By: Staff Report
The premiere of Friday Night Tykes this week provided a terrifying look at the world of extreme youth football where abusive coaches reign – cursing, berating and humiliating their players – all in the quest for wins.
This docu-series, which airs on the Esquire Network, is providing an all-access account of five youth football teams in the San Antonio area as they navigate their seasons.
And the program has rocked the youth sports landscape as it represents everything that is wrong with organized sports for children when the adults in charge forget that it’s for the kids.
“This show highlights how far down the wrong path that we have come,” says John Engh, chief operating officer of the National Alliance for Youth Sports, which since 1981 has been America’s leading advocate for positive and safe sports for children. “These 8- and 9-year-old boys are obviously still developing. When the message is win-at-all-costs and that championships are the only reason why we play, then we need to rethink the message.”
The coaches are shown treating their players in unimaginably horrific fashion – all in the pursuit of league championships and to inflate their already oversized egos – while the parents incredibly stand by and watch their children subjected to the nonsense.
One coach is shown yelling at his players: "You have the opportunity today to rip their freakin' head off and let them bleed” and "there should be no reason why ya'll don't make other teams cry!”
Shockingly, those affiliated with the program see nothing wrong with coaches swearing at kids, yelling across the field at other coaches and treating every game as though it were the Super Bowl.
“In Texas it’s going to be perceived very well,” Texas Youth Football Association CEO Brian Morgan told For the Win. “Outside Texas, where football is not king, those people are going to be taken aback by some of the kids out there exercising in 100 degree heat, how the fans are fanatical like it’s an NFL game and by some of the coaches and the coaches’ tactics.”
Those coaching tactics Morgan is so fond of include kids being benched for entire games; a child being told to purposely hit the opposing player before the ball is snapped and then act as though it was a mistake; and an overweight child being forced to run laps for an entire practice, where he’s shown struggling to breathe at the end of the torturous ordeal while the coaches laugh about it.
And the season is only a week old.
Says Engh: “It’s laughable that their defense for this mistreatment of these kids is that it’s Texas and because football is popular there, as it just so happens to be in plenty of other states, that it somehow makes everything these coaches are doing perfectly acceptable. Based on that warped reasoning then it would be okay for youngsters playing basketball in Indiana to be abused physically and emotionally because that sport is king there? And the same goes for children playing hockey in Minnesota? And volleyball in California? It’s ludicrous.”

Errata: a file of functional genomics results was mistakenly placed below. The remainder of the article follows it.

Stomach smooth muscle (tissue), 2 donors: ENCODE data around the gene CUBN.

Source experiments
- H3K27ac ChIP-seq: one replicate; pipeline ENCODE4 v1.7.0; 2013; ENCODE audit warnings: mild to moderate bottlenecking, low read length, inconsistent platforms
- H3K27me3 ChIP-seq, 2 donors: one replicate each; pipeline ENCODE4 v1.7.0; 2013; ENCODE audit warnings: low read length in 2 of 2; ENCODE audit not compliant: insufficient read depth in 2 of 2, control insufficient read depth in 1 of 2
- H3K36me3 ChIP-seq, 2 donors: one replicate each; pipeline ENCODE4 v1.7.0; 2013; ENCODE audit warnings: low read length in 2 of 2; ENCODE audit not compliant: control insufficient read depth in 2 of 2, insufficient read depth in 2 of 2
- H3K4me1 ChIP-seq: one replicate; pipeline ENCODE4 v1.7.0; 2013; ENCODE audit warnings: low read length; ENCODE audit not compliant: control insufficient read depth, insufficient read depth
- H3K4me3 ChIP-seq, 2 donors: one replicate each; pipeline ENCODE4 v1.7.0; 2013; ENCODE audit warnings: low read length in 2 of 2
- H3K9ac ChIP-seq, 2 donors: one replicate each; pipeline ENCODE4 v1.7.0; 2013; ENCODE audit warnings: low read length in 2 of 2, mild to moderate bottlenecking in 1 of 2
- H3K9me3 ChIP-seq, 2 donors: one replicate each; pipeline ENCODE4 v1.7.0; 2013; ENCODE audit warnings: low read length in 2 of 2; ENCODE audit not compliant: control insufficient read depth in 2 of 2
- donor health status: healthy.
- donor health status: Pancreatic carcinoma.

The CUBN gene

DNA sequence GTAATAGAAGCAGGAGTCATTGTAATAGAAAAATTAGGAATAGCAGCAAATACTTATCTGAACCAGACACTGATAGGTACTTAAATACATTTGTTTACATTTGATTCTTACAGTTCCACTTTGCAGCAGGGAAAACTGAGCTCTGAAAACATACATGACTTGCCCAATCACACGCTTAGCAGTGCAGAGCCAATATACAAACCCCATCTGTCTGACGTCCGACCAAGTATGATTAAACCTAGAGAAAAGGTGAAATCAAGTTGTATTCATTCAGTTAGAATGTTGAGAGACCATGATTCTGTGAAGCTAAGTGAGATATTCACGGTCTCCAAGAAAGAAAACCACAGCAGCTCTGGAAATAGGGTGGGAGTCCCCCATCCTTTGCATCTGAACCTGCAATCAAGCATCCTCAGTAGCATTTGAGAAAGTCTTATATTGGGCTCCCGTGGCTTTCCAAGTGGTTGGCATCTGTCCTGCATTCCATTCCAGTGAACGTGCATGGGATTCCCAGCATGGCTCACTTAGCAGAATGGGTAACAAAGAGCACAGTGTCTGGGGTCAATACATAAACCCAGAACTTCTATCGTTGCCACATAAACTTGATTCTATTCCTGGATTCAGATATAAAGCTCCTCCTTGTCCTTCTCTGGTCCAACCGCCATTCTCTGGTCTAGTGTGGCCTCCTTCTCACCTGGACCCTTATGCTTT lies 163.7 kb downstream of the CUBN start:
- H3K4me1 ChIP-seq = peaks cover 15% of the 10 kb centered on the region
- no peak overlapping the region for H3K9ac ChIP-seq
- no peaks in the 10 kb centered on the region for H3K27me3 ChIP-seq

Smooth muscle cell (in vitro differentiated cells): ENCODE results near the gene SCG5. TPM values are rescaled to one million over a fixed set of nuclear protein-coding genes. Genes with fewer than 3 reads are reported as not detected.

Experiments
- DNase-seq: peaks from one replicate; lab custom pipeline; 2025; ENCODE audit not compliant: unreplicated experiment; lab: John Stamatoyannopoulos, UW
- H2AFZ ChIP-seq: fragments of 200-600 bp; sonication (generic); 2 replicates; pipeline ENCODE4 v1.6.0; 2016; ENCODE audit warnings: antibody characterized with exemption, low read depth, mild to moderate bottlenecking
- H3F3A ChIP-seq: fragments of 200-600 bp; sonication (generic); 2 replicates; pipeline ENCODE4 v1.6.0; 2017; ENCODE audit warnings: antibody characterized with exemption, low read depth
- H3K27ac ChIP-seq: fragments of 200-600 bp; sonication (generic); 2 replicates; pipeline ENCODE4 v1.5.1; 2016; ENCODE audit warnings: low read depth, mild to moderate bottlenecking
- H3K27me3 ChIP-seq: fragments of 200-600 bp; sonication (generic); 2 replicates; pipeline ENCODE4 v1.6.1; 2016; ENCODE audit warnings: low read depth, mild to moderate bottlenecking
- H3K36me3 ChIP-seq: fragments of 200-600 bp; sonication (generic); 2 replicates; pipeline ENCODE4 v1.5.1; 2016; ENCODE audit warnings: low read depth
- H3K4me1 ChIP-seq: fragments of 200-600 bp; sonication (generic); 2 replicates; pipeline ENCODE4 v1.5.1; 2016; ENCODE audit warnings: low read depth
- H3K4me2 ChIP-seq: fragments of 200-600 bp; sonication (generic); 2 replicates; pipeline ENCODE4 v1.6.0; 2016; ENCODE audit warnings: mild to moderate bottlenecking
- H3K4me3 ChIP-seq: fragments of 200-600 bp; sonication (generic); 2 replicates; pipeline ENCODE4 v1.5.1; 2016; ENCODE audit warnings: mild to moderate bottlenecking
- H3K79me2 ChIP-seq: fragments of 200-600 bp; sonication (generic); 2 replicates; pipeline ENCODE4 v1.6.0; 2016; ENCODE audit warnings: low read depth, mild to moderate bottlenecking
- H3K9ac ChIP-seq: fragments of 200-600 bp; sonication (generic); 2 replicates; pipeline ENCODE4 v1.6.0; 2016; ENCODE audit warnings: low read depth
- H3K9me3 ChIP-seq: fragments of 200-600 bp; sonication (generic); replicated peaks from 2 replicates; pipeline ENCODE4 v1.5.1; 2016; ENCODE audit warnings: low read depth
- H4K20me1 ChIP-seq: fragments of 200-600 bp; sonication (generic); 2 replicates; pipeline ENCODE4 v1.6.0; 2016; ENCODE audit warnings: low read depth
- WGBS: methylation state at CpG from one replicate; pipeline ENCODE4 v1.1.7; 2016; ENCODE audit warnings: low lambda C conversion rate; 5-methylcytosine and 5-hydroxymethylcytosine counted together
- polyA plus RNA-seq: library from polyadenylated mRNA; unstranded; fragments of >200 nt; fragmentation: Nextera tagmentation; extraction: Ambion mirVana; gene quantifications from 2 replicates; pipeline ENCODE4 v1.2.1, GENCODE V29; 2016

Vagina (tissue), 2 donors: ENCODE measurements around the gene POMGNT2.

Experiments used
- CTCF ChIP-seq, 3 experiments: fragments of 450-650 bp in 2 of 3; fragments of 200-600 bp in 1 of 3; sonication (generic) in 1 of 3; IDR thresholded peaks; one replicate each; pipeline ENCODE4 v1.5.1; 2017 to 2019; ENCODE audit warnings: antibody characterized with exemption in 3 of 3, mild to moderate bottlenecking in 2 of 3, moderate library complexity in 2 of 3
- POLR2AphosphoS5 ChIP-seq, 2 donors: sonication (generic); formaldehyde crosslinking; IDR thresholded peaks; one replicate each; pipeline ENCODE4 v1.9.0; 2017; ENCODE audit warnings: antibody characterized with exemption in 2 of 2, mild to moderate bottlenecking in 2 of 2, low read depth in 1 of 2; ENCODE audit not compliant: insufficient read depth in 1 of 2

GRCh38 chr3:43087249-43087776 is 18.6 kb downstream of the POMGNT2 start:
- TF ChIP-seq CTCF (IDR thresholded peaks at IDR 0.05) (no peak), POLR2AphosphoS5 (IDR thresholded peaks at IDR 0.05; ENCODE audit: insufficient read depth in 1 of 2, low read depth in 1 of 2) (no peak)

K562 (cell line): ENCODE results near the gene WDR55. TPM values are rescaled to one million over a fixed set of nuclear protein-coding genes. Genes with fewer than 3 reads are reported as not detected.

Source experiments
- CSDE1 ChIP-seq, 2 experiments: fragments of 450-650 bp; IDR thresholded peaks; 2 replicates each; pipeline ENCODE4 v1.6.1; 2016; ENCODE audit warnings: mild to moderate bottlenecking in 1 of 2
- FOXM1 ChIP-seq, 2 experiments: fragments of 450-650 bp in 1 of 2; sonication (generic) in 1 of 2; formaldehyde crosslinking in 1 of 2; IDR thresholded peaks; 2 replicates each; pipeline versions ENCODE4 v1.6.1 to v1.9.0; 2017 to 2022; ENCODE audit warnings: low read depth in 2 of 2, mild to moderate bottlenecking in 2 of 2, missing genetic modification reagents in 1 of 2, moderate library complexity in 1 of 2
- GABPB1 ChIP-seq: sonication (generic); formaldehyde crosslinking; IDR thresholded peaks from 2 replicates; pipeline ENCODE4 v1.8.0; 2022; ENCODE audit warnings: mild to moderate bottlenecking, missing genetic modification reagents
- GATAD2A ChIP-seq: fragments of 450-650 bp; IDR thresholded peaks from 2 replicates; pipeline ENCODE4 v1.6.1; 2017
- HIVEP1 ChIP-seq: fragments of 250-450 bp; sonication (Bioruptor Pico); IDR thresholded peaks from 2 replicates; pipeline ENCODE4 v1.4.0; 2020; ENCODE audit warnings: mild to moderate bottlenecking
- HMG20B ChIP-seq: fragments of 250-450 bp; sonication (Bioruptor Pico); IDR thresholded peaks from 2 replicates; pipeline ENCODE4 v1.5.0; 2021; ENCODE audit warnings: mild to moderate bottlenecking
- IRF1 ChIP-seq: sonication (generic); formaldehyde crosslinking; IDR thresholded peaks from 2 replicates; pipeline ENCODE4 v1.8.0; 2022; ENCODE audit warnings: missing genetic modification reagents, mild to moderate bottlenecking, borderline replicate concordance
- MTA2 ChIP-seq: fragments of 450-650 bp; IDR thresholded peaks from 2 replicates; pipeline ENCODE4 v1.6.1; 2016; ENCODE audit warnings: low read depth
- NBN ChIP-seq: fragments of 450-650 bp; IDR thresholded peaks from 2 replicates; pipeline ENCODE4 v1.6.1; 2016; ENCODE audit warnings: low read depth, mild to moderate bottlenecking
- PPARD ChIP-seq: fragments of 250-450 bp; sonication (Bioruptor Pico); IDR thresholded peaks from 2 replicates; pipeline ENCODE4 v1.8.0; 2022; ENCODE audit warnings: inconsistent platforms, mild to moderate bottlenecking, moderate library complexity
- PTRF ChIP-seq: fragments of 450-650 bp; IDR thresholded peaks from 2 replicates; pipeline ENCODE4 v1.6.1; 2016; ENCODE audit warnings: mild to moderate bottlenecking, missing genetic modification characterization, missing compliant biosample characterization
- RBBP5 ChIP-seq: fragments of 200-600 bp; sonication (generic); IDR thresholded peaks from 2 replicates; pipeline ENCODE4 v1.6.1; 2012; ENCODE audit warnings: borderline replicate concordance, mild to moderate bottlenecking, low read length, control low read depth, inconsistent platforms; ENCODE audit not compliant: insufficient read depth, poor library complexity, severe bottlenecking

Well-respected ESPN college football analyst and dad Kirk Herbstreit tweeted: Everything wrong with youth sports in one show!! Parents/Coaches should be embarrassed.
“We have long seen that adults involved in youth sports bring their own experiences in sports and in life with them and apply them to their sport philosophy, all the while forgetting the age group that they are coaching,” Engh said. “So when that is combined with parents who want their kids to be tougher than they were, and administrators running the league like it’s the NFL, I think it’s safe to say that these programs are draped in the emotional and physical abuse of children.”
The National Standards for Youth Sports were developed by recreation professionals across the country who determined the best policies that should be in place to help ensure that every child who enrolls in a youth sports program has a safe and positive experience. They were first developed in 1987 and updated in 2008, and serve as a blueprint for what is best for children in a youth sports setting. These Standards are used and adhered to by thousands of recreation programs across America that are run by program directors who put the well-being of children as their top priority.
The Standards promote equal playing opportunities for kids, especially under the age of 10. They also emphasize the importance of playing in a safe and positive environment.
These days there is also increased awareness and attention being paid to protect kids when it comes to concussions, and also ensuring that bullying isn’t taking place with coaches or players.
“We are concerned about the effects of concussions at all levels of sports, but when you see just a glimpse of what goes on in this program with the vicious hitting during their practices, who is to say that these young children are not going to be facing the same long-term effects as we are seeing affect the lives of so many others – all in the name of untrained coaches who encourage it,” Engh says. “People in communities across America who pay tax dollars for the facilities these games are played on in most cases must stand up and say ‘no more.’”
At the end of the show one of the coaches who lost on opening day is shown absolutely devastated by the game’s outcome. He says, "Today was the biggest day of my life and it didn't meet up to my expectations that I wanted it to be."
That’s exactly what’s wrong with this league: Coaches believing it’s about them when it should be all about the kids.
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